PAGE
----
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Subject: Re: DOCBOOK-APPS: Re: conditionalization of XML

Daniel Veillard <veillard@redhat.com>:
>   Now to be relatively specific about <?if?> as much as I can since I
> don't have any clear picture of how the selection is actually done, it seems
> to be in the line of the previously found standard extention abuses
> like #pragma foobar for Winblows C compilers or various custom PI
> that each SGML toolchains seems to have developped to tie in their 
> customers in the 90's (I may get some heat for this, I don't care ;-)

You know, there's reason people keep re-inventing mechanisms for this.
It's because they need to get work done -- and getting work done often 
means wanting to conditionalize documents without spending days on some
elaborate custom XSLT hack.

> I would really prefer to get DocBook fixed to allow proper conditionalization
> at the *markup* level (if the current solution is not sufficient for
> users' needs like Eric), which then will be close to trivial to handle 
> correctly in the existing XSLT tools, independantly of the toolchain used.

Norm?  Are you listening?  Is this anything that the DocBook development
group is thinking about?

>   Now if a number of people did voice in saying that's the kind of processing
> they really need, that there is a clean and public description with
> review of the suggested extension, then I would certainly be an early
> implementor of said feature.

   Attribute/value  pairs  from  the  command  line  are  matched
   against  the  attributes  associated  with  certain processing
   instructions  in the document. The instructions are <?if?> and
   its inverse <?if not?>, <?elif?> and its inverse <?elif not?>,
   <?else?>, and <?fi?>.

   Argument/value  pairs  given  on  the command line are checked
   against   the   value   of  corresponding  attributes  in  the
   conditional  processing  instructions.  An  `attribute  match'
   happens  if  an  attribute  occurs  in  both  the command-line
   arguments  and  the  tag,  and the values match. An `attribute
   mismatch'   happens   if  an  attribute  occurs  in  both  the
   command-line  arguments  and  the  tag,  but the values do not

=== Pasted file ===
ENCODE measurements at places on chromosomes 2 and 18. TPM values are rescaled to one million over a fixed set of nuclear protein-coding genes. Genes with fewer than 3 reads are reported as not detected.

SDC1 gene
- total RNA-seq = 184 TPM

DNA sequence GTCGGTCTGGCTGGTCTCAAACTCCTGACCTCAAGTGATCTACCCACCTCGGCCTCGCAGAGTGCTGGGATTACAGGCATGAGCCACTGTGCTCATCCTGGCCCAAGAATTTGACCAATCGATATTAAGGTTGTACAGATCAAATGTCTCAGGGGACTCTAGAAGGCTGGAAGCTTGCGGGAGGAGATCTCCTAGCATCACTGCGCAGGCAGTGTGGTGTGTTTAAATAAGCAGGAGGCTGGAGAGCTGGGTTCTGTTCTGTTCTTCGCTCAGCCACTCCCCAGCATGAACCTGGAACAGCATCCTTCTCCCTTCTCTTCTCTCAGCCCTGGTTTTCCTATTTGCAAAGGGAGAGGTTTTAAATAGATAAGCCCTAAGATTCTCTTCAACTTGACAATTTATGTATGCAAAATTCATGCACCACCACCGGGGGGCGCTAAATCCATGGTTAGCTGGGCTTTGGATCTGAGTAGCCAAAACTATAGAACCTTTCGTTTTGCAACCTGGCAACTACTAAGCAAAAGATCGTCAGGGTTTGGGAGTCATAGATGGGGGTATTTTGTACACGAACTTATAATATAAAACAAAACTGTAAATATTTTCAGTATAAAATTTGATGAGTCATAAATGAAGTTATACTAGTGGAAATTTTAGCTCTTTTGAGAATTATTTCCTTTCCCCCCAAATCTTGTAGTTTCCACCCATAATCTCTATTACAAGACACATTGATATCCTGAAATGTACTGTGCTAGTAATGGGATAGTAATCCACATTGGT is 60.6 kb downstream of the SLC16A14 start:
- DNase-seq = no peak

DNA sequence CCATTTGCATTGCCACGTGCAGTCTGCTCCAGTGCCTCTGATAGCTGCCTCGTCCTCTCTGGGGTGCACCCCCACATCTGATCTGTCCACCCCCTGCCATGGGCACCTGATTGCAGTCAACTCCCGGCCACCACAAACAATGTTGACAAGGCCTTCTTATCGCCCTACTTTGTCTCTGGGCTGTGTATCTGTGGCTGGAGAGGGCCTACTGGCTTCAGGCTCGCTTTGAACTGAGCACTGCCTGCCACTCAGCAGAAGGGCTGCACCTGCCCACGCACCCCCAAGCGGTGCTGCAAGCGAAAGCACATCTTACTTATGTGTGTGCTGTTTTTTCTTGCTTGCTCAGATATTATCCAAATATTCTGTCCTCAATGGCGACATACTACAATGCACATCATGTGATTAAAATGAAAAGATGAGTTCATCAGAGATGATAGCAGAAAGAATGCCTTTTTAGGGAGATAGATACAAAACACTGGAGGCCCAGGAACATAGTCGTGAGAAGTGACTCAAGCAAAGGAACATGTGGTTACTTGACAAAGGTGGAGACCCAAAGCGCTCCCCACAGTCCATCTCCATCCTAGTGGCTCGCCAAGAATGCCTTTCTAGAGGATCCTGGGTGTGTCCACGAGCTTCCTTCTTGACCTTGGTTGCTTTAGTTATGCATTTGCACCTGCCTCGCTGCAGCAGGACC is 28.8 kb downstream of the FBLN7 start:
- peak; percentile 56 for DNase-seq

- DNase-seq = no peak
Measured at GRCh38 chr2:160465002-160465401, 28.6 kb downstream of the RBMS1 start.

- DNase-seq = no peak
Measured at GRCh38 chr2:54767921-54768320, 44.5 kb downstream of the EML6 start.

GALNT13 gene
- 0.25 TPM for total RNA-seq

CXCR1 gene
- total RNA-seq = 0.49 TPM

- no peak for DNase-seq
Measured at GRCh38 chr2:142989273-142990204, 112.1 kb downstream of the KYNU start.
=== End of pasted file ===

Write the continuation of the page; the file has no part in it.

Spans  between  <?if?>  or  <?elif?>  and the next conditional
   processing  instruction  at  the same nesting level are passed
   through unaltered if there is at least one attribute match and
   no  attribute  mismatch;  spans  between <?if not?> and <?elif
   not?>  and  the  next  conditional  processing instruction are
   passed   otherwise.   Spans  between  <?else?>  and  the  next
   conditional-processing  tag  are  passed  through  only  if no
   previous  span  at  the  same  level  has been passed through.
   <?if?>  and  <?fi?>  (and  their  `not'  variants)  change the
   current nesting level; <?else?> and <?elif?> do not.

   All  these  processing  instructions  will be removed from the
   output  produced. Aside from the conditionalization, all other
   input  is  passed  through  untouched;  in  particular, entity
   references are not resolved.

   Value  matching  is  by string equality, except that "|" in an
   attribute  value  is  interpreted as an alternation character.
   Thus,  saying  foo='red|blue'  on  the  command  line  enables
   conditions  red  and blue. Saying color='black|white' in a tag
   matches     command-line    conditions    color='black'    and

   Here is an example:
Always issue this text.
<?if condition='html'?>
Issue this text if 'condition=html' is given on the command line.
<?elif condition='pdf|ps'?>
Issue this text if 'condition=pdf' or 'condition=ps'
is given on the command line.
Otherwise issue this text.
Always issue this text.

		<a href="http://www.tuxedo.org/~esr/";>Eric S. Raymond</a>

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